I'm terrible at categorizing things. Should this come under "Reading" because it's about something I read? Or "Writing" because it's about writing online? Or "Humans" because journalling is a new realization of a deep human need?
I've opted to put it under "SelfConsciousness" because it's about journalling and why I do this, and that's where I've been putting that kind of thing.
I recently came across Why Web Journals Suck by an "old-time" journalist who's being doing this online since 1996. Her comments are pretty reasonable, and naturally I found myself asking, "Does my journal suck?" And naturally the answer I arrived at, after much cogitation, was, "No."
I know what I'm doing here, I know why I'm writing, I know why I'm writing online, and I know why I'm writing about what I'm writing about. Most web journals suck because the people writing them don't have answers to those questions.
Here are some of my answers.
I'm writing because writing gives me great pleasure, both immediately and in the long term. I like the process of discovery that goes on while I'm writing, the learning I do while trying to formulate my thoughts clearly. And I like to be able to look back at what I've written a long time later and see that I've created something good.
I'm writing online because I want to be seen and heard. I want an audience, I want the feeling of being noticed by other self-aware creatures whose lives and thoughts may be a little bit different than they would have been otherwise, because of me.
I'm writing about what I'm writing about because it's what interests me and it's what seems important to me. I'm still learning how to do this. I could write more personal stuff, but I'm an intellectual and a lot of what really turns me on is intellectual stuff. And I have deliberately set out to cover as wide a range of topics as convenient.
I have a couple of rules for what I write, or how I write it. The most important is that I don't do any research for anything I write here--everything is straight out of my head or based on web pages that I cite. My intent is to show me, the sort of thing that goes on in my head--the title is "tom thinks", not "tom researches". Research has it's place, but not here.
The Sixth Day is a terrible movie. Arnold used to be a good risk--if he was in a film, it was probably watchable. But I can't remember the last thing he was in that was any good--True Lies, probably.
"Cloning" in The Sixth Day is related to the science of cloning in name only. The producers have taken an completely fanciful replication process and called it "cloning", presumably to add an aura of topical relevance to their lame undertaking.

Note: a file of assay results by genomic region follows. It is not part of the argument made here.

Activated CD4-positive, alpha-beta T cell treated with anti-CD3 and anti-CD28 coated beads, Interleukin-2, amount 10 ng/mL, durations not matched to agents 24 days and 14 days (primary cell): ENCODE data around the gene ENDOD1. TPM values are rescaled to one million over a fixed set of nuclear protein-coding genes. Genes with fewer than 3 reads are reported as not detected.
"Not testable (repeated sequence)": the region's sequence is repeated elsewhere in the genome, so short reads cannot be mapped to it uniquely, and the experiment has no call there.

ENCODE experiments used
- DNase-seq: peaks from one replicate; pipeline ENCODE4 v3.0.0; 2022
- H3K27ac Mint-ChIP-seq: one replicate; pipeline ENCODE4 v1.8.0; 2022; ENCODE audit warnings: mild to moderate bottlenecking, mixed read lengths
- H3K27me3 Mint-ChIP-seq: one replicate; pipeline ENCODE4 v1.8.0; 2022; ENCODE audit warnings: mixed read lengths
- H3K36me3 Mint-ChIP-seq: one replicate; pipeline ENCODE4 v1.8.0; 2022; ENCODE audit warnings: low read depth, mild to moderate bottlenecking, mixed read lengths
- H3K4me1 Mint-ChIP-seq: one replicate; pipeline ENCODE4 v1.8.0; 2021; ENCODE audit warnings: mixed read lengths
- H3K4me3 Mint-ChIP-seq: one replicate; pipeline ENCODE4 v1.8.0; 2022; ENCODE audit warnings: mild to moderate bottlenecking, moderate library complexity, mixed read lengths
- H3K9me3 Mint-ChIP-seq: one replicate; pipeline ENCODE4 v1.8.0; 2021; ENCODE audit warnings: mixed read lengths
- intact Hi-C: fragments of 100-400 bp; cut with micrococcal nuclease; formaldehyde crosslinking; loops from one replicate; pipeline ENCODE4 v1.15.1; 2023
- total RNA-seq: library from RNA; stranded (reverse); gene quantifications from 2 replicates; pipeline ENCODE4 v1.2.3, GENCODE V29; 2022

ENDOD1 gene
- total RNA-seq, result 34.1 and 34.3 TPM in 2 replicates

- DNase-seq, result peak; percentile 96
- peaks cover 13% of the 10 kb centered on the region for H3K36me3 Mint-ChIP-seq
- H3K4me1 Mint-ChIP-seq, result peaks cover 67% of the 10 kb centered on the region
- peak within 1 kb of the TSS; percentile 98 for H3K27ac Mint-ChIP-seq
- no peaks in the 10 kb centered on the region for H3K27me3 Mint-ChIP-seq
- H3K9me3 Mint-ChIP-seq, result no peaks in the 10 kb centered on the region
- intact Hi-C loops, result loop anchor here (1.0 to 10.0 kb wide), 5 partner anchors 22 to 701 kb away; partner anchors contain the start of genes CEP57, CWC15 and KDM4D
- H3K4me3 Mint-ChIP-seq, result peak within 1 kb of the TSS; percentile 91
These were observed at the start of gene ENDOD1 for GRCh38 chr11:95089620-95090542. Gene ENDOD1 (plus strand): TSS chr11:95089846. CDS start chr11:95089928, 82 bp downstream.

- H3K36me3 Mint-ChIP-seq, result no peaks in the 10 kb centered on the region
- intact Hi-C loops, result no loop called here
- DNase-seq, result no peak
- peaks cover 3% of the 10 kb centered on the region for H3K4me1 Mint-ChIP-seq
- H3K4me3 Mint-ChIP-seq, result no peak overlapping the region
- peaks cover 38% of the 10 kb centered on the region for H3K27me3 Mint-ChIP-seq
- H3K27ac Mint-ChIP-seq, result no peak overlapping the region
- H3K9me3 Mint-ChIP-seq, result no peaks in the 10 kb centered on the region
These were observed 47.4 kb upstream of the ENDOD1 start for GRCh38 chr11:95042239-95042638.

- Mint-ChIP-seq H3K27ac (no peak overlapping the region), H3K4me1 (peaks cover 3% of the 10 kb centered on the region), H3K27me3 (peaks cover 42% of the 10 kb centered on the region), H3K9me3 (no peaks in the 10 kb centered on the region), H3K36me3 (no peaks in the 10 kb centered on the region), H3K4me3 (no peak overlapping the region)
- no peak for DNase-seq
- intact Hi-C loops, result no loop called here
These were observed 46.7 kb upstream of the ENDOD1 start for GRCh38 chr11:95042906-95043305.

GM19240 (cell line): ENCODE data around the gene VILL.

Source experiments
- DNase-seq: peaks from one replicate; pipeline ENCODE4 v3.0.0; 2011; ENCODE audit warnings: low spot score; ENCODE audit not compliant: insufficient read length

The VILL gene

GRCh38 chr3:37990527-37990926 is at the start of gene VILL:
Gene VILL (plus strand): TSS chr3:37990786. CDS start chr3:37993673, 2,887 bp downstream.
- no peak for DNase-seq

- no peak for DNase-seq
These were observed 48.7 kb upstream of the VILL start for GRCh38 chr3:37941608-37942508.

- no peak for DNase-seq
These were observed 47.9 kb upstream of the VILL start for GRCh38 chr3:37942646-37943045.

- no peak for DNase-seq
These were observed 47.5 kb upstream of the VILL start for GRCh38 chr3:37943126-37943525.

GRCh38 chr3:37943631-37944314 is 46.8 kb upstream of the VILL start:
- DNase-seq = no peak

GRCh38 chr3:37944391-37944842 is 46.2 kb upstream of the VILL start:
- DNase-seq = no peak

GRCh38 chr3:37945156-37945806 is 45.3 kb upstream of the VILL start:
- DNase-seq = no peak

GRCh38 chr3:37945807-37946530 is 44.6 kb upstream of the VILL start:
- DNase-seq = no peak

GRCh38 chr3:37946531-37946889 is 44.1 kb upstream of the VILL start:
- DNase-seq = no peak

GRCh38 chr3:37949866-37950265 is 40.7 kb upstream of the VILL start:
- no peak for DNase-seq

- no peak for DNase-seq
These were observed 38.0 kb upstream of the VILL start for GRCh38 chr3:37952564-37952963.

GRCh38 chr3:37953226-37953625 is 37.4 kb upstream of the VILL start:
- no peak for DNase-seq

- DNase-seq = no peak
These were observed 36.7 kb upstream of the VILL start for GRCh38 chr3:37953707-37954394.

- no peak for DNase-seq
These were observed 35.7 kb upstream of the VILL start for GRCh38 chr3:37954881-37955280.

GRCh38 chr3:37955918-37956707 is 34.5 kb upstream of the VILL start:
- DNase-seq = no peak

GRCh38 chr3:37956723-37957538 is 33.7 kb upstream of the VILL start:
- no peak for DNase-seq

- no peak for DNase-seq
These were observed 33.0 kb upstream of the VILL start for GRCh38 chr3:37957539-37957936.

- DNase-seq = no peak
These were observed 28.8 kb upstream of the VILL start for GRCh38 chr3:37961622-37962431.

Plot-wise, I'd call the film a comedy of errors, were it only funny. The evil mastermind and his henchpeople seem incapable of doing anything right, and if it has been played for laughs this could have been a really funny film. As it is, it's just dumb, suitable for MST3K.
I'm done with Churchill's History of the English-Speaking Peoples. The most striking thing about the final volume is just how recent the modern democratic ideal is. A hundred and fifty years ago, almost none of the young men dying in the Crimean War could vote for any of the politicians who had sent them off to die.
It's really hard for me to wrap my mind around that idea that this society was supposed to be male dominated. It's not as if young lower class men were even valued for their ability to be soldiers: in the Crimean War in particular most of the British troops who died were killed by lack of supplies, and the supplies weren't provided basically because no one in power could be bothered. Men's lives simply didn't count for that much. Nor, let it be said, did women's.
This raises an interesting question. A society that so massively undervalues it's men can't possibly be called "patriarchal". But with the growth of the franchise, conditions for men have improved substantially, and if there was a heyday of patriarchy surely it was in the middle years of the past century, by which time men had had the vote for sixty or seventy years (longer in the U.S.) and women for twenty or thirty.
By this analysis, the feminists whose work popularized the notion of "patriarchy" were most influenced by the world they grew up and worked in--the world of the middle years of the past century. Seeing how the world worked in the 1950's, they analyzed all of history in similar terms, but fundamentally were drawing on their experience of their own times.
This suggests (and by now I should be categorizing this under "Speculation") that "patriarchy" was an artifact of universal male suffrage, that it took close to a century to reach it's peak, and that just about now we should be seeing its final demise as the effects of universal female suffrage reach their peak.
The modern feminist movement is then analogous to the early Radicals and Socialists in England, who tried to base their political power on the enlarged franchise. This was always a marginal strategy--working men have always tended to vote on the conservative side of the spectrum, even at the height of socialism's popularity. And now as women are almost fully integrated into economic and political life, the strategy is more marginal than ever. The thesis that one sub-group in the population has interests that are strongly opposed to or even substantially different from everyone else's depends on that subgroup being without political and economic power, and for women that is, thankfully, no longer the case.